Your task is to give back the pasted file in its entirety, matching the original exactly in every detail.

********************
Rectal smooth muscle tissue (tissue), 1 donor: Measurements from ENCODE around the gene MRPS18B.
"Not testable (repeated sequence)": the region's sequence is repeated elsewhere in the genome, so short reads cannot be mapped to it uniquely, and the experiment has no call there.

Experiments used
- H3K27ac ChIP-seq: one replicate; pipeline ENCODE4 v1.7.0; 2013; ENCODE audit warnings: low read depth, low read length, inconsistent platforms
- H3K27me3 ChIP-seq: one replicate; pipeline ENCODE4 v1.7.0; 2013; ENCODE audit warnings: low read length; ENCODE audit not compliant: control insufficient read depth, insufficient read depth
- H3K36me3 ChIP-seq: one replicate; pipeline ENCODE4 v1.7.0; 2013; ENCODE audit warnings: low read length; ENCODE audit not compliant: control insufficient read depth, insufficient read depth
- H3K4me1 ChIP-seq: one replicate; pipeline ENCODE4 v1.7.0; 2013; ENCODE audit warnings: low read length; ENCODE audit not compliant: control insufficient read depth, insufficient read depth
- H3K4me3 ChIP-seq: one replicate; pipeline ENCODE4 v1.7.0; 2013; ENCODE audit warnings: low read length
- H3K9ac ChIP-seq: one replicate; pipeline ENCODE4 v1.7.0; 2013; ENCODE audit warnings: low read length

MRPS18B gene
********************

Rectal smooth muscle tissue (tissue), 1 donor: Measurements from ENCODE around the gene MRPS18B.
"Not testable (repeated sequence)": the region's sequence is repeated elsewhere in the genome, so short reads cannot be mapped to it uniquely, and the experiment has no call there.

Experiments used
- H3K27ac ChIP-seq: one replicate; pipeline ENCODE4 v1.7.0; 2013; ENCODE audit warnings: low read depth, low read length, inconsistent platforms
- H3K27me3 ChIP-seq: one replicate; pipeline ENCODE4 v1.7.0; 2013; ENCODE audit warnings: low read length; ENCODE audit not compliant: control insufficient read depth, insufficient read depth
- H3K36me3 ChIP-seq: one replicate; pipeline ENCODE4 v1.7.0; 2013; ENCODE audit warnings: low read length; ENCODE audit not compliant: control insufficient read depth, insufficient read depth
- H3K4me1 ChIP-seq: one replicate; pipeline ENCODE4 v1.7.0; 2013; ENCODE audit warnings: low read length; ENCODE audit not compliant: control insufficient read depth, insufficient read depth
- H3K4me3 ChIP-seq: one replicate; pipeline ENCODE4 v1.7.0; 2013; ENCODE audit warnings: low read length
- H3K9ac ChIP-seq: one replicate; pipeline ENCODE4 v1.7.0; 2013; ENCODE audit warnings: low read length

MRPS18B gene